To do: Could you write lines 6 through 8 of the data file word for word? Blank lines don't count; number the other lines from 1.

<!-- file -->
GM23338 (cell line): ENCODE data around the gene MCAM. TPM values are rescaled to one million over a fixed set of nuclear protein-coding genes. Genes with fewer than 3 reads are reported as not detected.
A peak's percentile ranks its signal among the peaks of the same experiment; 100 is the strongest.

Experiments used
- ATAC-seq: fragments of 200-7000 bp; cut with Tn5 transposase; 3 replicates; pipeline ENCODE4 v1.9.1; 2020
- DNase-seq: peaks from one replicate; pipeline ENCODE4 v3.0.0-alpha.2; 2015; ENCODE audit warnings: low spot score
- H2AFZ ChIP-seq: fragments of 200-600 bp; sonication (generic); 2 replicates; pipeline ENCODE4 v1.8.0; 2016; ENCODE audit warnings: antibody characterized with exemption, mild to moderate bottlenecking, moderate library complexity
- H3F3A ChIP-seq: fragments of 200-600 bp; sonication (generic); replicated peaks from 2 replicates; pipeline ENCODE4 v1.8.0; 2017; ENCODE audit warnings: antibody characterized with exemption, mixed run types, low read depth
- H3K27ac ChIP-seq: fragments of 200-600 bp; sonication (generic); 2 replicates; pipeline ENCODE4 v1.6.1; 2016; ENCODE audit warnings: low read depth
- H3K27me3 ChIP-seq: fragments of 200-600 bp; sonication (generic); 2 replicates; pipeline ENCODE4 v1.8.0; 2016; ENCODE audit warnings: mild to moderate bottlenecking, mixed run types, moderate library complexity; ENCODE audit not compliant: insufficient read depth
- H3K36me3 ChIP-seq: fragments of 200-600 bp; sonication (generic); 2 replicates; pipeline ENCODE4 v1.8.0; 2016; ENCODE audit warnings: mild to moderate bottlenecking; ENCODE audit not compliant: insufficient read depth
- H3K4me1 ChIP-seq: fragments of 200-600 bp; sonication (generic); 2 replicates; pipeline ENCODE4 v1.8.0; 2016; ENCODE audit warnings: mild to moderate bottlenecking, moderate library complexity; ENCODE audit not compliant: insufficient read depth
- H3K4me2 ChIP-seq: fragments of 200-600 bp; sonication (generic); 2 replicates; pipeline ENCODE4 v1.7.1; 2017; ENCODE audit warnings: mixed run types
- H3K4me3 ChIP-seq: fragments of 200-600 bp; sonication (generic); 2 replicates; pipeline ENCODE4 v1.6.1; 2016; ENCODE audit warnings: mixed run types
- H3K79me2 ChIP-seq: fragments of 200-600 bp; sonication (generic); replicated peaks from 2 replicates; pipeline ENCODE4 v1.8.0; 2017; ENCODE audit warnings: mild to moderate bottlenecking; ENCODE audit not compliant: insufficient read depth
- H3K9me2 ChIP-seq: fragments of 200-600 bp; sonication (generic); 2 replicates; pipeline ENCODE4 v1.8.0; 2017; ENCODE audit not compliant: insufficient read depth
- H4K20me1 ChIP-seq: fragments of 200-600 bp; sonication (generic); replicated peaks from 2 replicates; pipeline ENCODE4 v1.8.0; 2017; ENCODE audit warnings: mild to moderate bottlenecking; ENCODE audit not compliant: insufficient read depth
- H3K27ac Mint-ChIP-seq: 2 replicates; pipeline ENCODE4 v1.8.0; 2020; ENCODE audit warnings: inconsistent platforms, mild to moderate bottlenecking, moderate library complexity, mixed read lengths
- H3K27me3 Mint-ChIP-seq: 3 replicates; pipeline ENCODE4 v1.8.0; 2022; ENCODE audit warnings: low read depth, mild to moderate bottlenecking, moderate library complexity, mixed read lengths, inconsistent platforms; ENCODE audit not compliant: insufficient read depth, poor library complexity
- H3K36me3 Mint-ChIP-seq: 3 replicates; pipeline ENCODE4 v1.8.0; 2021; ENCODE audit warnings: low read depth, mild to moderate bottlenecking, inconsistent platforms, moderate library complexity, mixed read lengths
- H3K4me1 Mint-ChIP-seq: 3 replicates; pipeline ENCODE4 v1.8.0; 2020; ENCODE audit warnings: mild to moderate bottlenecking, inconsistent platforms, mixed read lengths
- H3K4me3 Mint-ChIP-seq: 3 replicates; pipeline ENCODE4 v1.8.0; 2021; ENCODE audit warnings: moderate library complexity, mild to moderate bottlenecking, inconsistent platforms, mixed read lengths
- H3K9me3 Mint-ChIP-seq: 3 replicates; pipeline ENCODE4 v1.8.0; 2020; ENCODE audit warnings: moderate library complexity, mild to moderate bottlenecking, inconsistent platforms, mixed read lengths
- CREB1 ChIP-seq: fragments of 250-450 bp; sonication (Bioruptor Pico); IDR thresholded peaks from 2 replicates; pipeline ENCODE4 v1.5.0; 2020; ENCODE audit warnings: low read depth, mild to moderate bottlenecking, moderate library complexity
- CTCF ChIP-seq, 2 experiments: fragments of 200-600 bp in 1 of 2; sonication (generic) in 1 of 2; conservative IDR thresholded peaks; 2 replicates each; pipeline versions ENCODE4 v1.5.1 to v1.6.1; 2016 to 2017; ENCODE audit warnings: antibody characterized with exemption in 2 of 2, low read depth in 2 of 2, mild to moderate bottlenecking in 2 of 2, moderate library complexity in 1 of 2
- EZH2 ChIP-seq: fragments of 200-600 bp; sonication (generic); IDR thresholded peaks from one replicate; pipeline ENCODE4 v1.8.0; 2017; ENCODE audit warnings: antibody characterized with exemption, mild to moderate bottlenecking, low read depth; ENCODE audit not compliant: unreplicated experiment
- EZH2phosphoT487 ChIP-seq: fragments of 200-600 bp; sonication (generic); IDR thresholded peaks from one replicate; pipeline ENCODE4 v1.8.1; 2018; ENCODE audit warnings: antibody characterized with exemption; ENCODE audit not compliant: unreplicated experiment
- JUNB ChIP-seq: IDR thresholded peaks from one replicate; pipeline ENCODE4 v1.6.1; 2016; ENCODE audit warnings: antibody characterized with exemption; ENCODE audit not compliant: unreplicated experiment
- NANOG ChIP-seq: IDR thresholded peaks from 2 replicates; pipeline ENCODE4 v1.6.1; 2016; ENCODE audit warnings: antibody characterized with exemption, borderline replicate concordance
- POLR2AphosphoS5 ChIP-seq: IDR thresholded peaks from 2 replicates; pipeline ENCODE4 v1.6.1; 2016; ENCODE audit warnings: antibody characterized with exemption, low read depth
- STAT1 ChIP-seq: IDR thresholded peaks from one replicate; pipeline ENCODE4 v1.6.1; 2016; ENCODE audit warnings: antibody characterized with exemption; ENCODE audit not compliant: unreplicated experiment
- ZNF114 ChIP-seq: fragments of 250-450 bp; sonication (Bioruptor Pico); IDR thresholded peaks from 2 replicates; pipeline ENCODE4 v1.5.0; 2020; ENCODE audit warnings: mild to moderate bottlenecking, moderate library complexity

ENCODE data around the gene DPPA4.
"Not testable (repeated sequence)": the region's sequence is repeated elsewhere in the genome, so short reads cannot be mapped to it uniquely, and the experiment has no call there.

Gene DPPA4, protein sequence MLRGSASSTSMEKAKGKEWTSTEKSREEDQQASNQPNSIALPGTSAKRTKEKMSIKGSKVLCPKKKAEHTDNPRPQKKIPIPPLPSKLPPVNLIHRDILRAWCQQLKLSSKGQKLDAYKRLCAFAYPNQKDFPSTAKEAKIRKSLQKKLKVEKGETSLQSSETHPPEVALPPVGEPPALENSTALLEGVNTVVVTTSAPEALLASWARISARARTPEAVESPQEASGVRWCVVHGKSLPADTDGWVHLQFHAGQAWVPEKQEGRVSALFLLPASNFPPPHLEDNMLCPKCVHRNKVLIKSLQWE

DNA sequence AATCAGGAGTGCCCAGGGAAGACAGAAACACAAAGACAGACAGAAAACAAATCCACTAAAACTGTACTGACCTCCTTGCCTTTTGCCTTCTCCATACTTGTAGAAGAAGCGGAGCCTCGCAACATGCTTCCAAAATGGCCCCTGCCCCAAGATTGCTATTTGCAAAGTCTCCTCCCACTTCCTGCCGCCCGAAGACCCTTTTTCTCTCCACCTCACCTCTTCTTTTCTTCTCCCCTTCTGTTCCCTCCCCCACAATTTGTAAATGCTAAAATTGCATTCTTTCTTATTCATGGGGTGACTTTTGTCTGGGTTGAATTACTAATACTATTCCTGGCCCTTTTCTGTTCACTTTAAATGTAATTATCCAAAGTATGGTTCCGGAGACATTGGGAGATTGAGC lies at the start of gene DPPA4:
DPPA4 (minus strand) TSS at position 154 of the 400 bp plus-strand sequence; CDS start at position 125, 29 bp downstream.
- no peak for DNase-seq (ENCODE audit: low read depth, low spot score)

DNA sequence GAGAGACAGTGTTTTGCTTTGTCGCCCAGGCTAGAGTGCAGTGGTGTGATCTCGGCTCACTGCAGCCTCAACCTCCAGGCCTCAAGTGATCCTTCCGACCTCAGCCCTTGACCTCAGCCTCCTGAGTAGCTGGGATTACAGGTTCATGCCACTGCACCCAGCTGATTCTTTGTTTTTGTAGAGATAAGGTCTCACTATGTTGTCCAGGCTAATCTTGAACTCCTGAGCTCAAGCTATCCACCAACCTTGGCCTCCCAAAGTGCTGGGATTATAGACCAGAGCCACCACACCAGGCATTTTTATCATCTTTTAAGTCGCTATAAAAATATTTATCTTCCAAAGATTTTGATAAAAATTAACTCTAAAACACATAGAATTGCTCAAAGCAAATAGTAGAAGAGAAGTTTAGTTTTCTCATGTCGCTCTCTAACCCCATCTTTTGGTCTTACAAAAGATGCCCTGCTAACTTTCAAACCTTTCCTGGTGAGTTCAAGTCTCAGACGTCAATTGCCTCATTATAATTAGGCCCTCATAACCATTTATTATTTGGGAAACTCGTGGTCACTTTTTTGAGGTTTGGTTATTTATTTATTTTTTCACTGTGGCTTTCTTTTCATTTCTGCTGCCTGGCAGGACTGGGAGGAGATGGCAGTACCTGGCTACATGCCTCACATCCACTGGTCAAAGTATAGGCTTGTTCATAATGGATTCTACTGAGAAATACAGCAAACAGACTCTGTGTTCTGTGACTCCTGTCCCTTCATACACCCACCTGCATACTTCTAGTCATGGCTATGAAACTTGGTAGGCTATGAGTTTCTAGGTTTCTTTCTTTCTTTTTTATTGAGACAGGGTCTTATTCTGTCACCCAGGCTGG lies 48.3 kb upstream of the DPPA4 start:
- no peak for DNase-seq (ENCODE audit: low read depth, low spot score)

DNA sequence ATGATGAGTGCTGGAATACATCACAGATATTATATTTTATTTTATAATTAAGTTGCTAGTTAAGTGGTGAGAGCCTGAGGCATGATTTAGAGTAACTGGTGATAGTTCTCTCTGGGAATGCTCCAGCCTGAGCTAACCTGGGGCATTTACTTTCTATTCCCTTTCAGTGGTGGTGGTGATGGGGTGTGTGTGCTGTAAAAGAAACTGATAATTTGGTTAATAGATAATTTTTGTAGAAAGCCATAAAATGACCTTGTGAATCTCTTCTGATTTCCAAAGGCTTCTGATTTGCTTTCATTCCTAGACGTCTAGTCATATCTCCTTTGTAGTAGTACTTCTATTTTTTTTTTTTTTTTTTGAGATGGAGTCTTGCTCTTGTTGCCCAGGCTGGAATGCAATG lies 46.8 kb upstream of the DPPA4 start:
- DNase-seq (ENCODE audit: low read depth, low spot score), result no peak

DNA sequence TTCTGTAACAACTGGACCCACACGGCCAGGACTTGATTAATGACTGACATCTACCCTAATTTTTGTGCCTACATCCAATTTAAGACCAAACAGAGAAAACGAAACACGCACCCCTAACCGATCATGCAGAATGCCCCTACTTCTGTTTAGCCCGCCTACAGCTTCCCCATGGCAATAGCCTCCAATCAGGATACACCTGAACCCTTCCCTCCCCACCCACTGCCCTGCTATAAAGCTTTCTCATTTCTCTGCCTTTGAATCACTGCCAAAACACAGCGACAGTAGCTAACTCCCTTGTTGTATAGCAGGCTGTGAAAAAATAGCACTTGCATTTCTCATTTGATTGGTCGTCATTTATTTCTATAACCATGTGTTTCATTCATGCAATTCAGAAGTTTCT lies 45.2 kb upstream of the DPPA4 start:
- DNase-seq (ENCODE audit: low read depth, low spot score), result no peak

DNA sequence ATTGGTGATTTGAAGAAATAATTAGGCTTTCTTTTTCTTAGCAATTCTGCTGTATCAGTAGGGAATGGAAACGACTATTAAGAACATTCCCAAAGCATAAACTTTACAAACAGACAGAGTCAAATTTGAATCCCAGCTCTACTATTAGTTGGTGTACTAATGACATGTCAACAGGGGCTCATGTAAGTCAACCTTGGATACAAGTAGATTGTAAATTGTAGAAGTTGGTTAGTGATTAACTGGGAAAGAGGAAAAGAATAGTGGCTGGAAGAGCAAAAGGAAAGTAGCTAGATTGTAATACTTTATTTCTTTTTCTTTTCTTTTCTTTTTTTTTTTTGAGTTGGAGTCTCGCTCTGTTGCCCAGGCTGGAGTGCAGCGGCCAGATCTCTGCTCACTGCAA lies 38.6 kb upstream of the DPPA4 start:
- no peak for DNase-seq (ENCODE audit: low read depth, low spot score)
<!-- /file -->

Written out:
- H2AFZ ChIP-seq: fragments of 200-600 bp; sonication (generic); 2 replicates; pipeline ENCODE4 v1.8.0; 2016; ENCODE audit warnings: antibody characterized with exemption, mild to moderate bottlenecking, moderate library complexity
- H3F3A ChIP-seq: fragments of 200-600 bp; sonication (generic); replicated peaks from 2 replicates; pipeline ENCODE4 v1.8.0; 2017; ENCODE audit warnings: antibody characterized with exemption, mixed run types, low read depth
- H3K27ac ChIP-seq: fragments of 200-600 bp; sonication (generic); 2 replicates; pipeline ENCODE4 v1.6.1; 2016; ENCODE audit warnings: low read depth